Lesson 3: March 19, 2017
God’s Love is Manifest: John 15:1-17
Teaching Strategy: Use the growth cycle of a vine or plant to explore the metaphor of the vine and the branch as expressions of God’s love and our ability to be fruitful. Ask participants to identify the ways that God shows love to us today (perhaps using a simple illustration of a vine and branches).
Discuss how God’s love for us might inspire or enable us to show love to others in our world, even when we find it most difficult.
Jesus uses the image of a vine and branches to describe the intimate relationship between God’s love for him and the love he shares with his followers. “Abide in me as I abide in you. Just as the branch cannot bear fruit by itself unless it abides in the vine, neither can you unless you abide in me.” (v. 4). Humans (branches) cannot produce “fruit” (love) without their connection to the vine (Christ). Jesus then describes the interconnection between loving God and being obedient to God: “As the Father has loved me, so I have loved you. Abide in my love. If you keep my commandments, you will abide in my love” (v. 9-10a). “This is my commandment, that you love one another as I have loved you” (v. 12).
God’s love and the call to love are at the heart of the gospel. In the words of the familiar hymn, “They’ll know we are Christians by our love.” But what does it mean to love as God loves? How do we show God’s love to others – near and far? In the midst of our troubled world, what are some of the times and places where we find it most difficult to love – to know how to love and to find the power to love? Whether it is close to home in the midst of broken family relationships, in our nation divided by vastly different perspectives and sometimes hostile politics, or in a world struggling to defeat terrorism and care for the refugees who are its victims – how might we show God’s love? How does God’s love for us help us understand and give us the ability to love?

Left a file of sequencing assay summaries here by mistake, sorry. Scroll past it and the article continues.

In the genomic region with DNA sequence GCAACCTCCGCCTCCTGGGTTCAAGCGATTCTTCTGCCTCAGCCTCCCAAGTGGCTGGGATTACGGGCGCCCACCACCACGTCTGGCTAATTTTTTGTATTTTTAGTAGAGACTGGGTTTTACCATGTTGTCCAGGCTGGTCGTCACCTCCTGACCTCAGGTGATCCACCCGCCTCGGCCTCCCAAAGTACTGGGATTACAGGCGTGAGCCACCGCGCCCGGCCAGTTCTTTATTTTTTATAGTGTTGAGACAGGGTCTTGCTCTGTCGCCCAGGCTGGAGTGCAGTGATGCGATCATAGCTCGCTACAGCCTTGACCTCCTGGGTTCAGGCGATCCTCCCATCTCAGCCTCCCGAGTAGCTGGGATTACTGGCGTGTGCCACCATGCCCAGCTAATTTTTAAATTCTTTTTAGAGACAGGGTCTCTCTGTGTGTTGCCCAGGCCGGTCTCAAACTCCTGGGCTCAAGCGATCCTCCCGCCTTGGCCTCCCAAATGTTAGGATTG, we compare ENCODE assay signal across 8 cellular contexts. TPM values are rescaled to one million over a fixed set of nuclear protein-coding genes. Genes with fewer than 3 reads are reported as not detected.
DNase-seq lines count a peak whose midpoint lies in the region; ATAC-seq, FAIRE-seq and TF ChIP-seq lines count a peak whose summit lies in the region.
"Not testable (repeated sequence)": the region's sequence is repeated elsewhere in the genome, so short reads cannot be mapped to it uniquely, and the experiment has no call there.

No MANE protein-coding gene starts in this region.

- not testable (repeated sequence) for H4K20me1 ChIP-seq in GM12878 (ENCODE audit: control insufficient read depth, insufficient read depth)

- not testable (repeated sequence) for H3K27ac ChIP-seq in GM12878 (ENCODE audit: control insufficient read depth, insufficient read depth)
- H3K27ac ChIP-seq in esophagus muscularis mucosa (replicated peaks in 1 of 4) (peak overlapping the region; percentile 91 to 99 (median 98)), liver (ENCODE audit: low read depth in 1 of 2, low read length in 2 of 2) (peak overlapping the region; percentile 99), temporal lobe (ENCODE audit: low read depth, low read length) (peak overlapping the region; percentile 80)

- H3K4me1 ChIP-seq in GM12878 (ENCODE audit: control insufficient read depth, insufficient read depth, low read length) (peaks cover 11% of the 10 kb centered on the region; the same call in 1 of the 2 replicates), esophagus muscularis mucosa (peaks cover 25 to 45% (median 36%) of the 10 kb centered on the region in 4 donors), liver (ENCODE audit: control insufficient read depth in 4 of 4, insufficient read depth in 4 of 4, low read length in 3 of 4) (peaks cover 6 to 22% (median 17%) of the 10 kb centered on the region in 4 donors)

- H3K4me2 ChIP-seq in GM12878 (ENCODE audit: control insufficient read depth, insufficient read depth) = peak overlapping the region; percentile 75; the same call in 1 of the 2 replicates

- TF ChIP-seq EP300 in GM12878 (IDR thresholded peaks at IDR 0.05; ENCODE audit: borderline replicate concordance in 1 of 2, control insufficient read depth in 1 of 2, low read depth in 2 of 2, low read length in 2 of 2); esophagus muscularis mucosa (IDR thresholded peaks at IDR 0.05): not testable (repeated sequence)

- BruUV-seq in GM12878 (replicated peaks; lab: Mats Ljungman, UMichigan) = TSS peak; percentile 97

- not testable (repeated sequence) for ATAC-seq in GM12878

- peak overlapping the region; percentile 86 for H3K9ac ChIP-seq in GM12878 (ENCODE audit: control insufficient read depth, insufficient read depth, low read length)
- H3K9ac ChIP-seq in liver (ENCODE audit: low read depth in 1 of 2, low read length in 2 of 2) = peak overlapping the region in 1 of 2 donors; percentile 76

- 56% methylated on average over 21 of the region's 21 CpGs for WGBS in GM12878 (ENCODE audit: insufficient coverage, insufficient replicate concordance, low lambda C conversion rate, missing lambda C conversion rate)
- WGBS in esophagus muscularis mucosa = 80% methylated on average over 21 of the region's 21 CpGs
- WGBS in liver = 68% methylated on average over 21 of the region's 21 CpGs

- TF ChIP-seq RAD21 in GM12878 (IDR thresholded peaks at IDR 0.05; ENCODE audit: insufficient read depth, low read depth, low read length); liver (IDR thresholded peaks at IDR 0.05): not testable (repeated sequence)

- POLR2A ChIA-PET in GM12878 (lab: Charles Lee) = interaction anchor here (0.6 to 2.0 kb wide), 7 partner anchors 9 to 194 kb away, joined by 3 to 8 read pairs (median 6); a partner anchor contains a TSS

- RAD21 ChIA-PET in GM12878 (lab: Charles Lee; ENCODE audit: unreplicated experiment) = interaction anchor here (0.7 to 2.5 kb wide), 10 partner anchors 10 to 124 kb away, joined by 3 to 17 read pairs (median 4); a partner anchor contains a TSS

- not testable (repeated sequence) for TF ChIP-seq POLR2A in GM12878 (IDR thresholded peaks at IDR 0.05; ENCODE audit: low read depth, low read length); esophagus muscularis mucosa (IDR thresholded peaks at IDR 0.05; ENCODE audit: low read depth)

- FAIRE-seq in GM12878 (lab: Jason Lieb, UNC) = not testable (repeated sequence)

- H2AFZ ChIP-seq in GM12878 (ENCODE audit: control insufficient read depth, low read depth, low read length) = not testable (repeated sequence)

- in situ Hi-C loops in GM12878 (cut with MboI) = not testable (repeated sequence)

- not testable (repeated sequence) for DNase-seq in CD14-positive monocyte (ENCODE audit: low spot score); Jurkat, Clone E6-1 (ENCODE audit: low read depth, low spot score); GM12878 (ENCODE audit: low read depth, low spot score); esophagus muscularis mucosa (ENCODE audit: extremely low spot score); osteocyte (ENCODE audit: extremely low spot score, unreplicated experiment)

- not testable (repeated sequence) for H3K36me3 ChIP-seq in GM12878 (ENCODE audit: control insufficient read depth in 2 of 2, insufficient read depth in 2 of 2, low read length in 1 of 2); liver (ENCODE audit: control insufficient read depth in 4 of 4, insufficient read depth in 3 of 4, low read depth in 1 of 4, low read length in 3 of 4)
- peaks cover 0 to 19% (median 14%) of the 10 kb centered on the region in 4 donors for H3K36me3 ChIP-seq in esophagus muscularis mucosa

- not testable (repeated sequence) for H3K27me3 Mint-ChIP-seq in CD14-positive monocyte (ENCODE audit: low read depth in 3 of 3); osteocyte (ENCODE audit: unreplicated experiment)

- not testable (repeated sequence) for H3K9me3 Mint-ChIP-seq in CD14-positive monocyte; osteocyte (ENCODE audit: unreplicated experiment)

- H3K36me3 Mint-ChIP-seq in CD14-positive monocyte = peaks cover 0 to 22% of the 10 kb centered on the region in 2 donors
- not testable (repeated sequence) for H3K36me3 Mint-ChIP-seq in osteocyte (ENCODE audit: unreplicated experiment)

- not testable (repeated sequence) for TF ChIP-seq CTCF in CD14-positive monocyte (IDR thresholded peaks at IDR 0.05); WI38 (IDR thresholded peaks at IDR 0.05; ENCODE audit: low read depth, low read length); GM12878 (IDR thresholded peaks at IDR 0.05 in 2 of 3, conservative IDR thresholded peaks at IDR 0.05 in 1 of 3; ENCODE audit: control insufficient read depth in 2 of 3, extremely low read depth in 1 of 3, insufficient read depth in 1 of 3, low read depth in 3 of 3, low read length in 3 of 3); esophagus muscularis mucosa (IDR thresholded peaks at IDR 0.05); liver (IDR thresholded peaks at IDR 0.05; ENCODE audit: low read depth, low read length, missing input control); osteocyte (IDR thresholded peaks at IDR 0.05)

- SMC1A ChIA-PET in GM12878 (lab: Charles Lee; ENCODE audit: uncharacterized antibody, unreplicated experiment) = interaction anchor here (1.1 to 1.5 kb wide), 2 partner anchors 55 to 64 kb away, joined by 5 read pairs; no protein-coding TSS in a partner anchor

Consider the following or identify the issues (the challenges to love) and resources most salient in your own community.
- Reflections on the question Are Christians Responding to Divorce the Way God Intended?
- New York Times article on Lessons Plans: Talking Across Divides: 10 Ways to Encourage Civil Classroom Conversation.
- The Ecumenical Declaration Protecting Welcome – Restoring Hope signed by representatives of Protestant, Orthodox and Anglican communions in the United States, Church World Service and the National Council of Churches of Christ in the United States, on February 10, 2017.